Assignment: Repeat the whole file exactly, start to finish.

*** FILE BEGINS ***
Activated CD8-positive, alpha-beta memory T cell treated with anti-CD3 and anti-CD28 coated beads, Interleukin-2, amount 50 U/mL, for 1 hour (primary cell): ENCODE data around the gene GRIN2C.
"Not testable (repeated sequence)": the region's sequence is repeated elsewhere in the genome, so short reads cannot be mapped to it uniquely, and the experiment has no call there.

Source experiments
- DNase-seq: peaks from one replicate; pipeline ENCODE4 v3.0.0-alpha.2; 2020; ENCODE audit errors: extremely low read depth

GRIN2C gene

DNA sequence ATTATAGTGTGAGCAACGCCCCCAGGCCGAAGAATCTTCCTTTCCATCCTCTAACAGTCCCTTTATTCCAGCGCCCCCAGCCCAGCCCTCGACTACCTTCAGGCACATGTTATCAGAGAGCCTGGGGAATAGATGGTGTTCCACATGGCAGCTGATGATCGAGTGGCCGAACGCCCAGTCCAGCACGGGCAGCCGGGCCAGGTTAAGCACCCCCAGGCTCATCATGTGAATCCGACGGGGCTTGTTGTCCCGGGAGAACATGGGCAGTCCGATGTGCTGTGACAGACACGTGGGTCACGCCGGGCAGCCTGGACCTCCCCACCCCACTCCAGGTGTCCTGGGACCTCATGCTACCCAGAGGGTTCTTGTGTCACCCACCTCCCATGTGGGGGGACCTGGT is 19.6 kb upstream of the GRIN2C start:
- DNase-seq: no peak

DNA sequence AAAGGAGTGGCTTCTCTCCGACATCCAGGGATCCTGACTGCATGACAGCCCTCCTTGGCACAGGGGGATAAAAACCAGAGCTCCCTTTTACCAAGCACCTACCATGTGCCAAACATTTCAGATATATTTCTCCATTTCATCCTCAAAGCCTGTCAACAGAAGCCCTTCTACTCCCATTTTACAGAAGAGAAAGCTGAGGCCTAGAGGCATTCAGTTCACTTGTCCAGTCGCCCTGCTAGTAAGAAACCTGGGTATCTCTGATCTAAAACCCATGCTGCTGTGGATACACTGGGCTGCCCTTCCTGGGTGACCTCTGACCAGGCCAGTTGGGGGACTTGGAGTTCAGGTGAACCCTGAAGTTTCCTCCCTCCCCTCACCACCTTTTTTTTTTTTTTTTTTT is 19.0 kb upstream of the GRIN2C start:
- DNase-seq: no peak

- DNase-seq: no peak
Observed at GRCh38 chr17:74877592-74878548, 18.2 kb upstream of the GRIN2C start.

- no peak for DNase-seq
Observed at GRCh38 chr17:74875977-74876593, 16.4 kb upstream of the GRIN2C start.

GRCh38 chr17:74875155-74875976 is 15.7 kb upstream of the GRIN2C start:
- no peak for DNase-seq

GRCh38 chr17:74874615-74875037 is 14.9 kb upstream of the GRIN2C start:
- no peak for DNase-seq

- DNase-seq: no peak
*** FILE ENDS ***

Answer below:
Activated CD8-positive, alpha-beta memory T cell treated with anti-CD3 and anti-CD28 coated beads, Interleukin-2, amount 50 U/mL, for 1 hour (primary cell): ENCODE data around the gene GRIN2C.
"Not testable (repeated sequence)": the region's sequence is repeated elsewhere in the genome, so short reads cannot be mapped to it uniquely, and the experiment has no call there.

Source experiments
- DNase-seq: peaks from one replicate; pipeline ENCODE4 v3.0.0-alpha.2; 2020; ENCODE audit errors: extremely low read depth

GRIN2C gene

DNA sequence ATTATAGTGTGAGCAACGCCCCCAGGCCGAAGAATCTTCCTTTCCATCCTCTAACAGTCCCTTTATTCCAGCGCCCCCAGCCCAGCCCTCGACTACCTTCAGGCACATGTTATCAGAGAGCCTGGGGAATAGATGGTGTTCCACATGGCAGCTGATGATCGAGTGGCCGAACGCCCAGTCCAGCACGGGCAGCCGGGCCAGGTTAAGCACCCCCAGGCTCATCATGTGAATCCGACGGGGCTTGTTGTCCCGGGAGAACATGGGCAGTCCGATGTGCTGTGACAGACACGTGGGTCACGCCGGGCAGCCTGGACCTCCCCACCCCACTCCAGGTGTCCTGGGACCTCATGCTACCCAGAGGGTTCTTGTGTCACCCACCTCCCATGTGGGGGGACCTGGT is 19.6 kb upstream of the GRIN2C start:
- DNase-seq: no peak

DNA sequence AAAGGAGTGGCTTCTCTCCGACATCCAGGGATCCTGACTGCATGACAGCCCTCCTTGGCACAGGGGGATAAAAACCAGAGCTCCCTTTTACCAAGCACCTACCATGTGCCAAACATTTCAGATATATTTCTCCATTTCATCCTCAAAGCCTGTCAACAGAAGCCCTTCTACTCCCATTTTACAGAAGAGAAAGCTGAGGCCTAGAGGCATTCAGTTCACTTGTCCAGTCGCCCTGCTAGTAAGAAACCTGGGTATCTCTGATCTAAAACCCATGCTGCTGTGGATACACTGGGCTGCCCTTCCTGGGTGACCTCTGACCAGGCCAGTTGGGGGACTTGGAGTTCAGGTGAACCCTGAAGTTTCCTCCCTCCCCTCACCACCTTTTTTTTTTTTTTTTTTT is 19.0 kb upstream of the GRIN2C start:
- DNase-seq: no peak

- DNase-seq: no peak
Observed at GRCh38 chr17:74877592-74878548, 18.2 kb upstream of the GRIN2C start.

- no peak for DNase-seq
Observed at GRCh38 chr17:74875977-74876593, 16.4 kb upstream of the GRIN2C start.

GRCh38 chr17:74875155-74875976 is 15.7 kb upstream of the GRIN2C start:
- no peak for DNase-seq

GRCh38 chr17:74874615-74875037 is 14.9 kb upstream of the GRIN2C start:
- no peak for DNase-seq

- DNase-seq: no peak